Machine learning is a methodology that improves computer algorithms automatically through the experience without explicit programmed rules. An Machine learning algorithm first identifies patterns in training data which it then uses to make predictions about new items or future data points (Bishop, 2006). Machine learning has been applied in a few applications of IS identification systems. Yeo et al. (2019b) suggest that a data-oriented approach could help build a knowledge repository that may reveal new IS opportunities. Their repository is built using natural language processing techniques that extract information about possible inputs and outputs from academic papers that can potentially form a symbiotic relationship. A further application of machine learning techniques is in recommendation systems for industrial symbiotic markets. The key strength of recommenders is the ability to support users in identifying item opportunities and proactively engage system use, resulting in both increased sales and a more active community. The work of van Capelleveen (2020) has identified three cases for recommender systems that can support the identification of IS. Firstly, a recommender system can reduce the search costs associated with identifying relevant IS ideas for a firm prior to revealing specific details of their operations (van Capelleveen, van Wieren, Amrit, Yazan, & Zijm, 2021). Secondly, a recommender can support the firm in classifying waste items with EWC code labels in order to support, for example, the search and matching process in IS platforms (van Capelleveen, Amrit, Zijm, Yazan, & Abdi, 2021). Finally, recommender systems can be employed to suggest the waste items in established marketplace platforms that match the firm's waste preference profile, e.g., by using the a priori and IO databases-based algorithms (van Capelleveen, Amrit, Yazan, & Zijm, 2018).
Material Selection Tools
Material selection tools are digital tools that support researchers, engineers and product designers in the material selection for a determined application considering the product constraints. A review performed by Ramalhete, Senos, and Aguiar (2010) identified and classified a number of tools that can support the material selection process. An example is the CES Selector, which is a software to support designers to select the most appropriate material candidate based on the technical properties of the materials. While there is a lack of reported use of these tools for the specific purpose of IS facilitation, there is a common use of the tools in product design, in particular in high-complex product design and products with stringent quality norms (Ramalhete et al., 2010). A plausible explanation for its currently low adaptation in IS design is the lacking database information about waste properties susceptible for reuse in product design. Capturing the growing knowledge around these waste characteristics into such databases would enrich such tooling by enabling the exploration of alternative use of ‘waste material’ in product design. While the primary aim of these tools is to support material selection for product design, there is a vast potential for use in IS identification as such tools may help to uncover potential alternative reuse streams for products.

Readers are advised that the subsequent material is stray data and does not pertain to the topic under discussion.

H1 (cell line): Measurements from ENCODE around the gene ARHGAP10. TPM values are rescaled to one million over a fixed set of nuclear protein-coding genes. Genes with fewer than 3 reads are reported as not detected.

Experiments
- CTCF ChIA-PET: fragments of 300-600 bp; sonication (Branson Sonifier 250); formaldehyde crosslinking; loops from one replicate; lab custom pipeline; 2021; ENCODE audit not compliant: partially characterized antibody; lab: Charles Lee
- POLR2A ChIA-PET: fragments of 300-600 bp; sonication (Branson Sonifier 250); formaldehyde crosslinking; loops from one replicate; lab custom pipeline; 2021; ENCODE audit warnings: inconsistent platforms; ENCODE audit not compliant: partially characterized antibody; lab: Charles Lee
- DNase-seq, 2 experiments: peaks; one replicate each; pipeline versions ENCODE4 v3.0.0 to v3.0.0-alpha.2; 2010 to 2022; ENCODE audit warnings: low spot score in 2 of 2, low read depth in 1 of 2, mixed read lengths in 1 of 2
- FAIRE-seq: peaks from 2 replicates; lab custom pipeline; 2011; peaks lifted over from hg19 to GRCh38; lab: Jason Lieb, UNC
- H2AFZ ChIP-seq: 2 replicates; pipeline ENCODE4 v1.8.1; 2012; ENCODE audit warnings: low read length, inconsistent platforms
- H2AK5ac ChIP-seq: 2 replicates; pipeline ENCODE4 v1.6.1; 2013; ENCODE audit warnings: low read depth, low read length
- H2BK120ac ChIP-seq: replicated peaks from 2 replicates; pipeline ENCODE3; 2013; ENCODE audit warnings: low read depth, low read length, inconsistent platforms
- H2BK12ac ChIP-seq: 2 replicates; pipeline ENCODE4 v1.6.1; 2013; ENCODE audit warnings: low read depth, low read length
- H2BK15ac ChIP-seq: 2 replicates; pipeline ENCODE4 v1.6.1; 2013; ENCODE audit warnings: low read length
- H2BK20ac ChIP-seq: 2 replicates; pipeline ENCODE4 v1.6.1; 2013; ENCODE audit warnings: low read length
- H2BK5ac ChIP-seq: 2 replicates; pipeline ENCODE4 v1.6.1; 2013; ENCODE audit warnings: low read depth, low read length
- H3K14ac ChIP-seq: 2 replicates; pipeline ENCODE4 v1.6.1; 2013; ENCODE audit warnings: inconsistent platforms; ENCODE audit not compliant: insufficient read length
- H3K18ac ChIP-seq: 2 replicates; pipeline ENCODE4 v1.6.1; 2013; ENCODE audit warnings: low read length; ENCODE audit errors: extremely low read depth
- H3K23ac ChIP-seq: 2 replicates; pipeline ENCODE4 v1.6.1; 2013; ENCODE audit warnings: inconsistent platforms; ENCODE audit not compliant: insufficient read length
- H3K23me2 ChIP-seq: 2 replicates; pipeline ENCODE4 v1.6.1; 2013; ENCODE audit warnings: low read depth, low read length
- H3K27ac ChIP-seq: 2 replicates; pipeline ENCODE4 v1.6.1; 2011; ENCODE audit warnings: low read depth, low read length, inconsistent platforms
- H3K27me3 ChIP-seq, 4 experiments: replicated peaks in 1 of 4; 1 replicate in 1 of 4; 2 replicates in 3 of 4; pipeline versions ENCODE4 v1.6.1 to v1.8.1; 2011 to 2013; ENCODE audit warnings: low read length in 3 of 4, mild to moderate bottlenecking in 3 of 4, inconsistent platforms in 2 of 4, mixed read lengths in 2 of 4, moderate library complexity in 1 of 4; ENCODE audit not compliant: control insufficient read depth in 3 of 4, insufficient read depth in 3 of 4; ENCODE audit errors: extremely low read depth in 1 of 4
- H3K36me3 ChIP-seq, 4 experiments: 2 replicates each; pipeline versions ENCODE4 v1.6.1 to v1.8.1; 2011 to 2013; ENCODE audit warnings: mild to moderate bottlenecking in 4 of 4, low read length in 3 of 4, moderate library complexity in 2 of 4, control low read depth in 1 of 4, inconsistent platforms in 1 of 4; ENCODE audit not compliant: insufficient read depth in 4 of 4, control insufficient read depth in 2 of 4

Quantitative tools are a popular methodology applied in eco-industrial parks used for network optimization. While there are a variety of mathematical optimization methods available from the literature, in the majority of cases mixed-integer linear programming (MILP) is used to optimize IS network configurations (Boix, Montastruc, Pibouleau, Azzaro-Pantel, & Domenech, 2011; Kastner, Lau, & Kraft, 2015; Montastruc, Boix, Pibouleau, Azzaro-Pantel, & Domenech, 2013). There are two major applications for the quantitative tools: network optimization and infrastructure optimization (Kastner et al., 2015). Network optimization attempts to search for, mostly from an economic or environmental point of view, the best configuration of interplant connections. Infrastructure optimization is concerned with searching for the most optimal infrastructure network that facilitates the transportation of by-product exchange. Typical network optimizations focus on energy and heat systems, water systems, material systems or combinations of different types of exchanges (e.g., Boix et al., 2011). Infrastructure optimization is often concerned with piping networks for steam, heat and water (Kastner et al., 2015). In conclusion, optimization methods can support companies, IS facilitators and policymakers: they allow to find the most optimal configuration of eco-parks based on multiple objects: environmental, economic and social.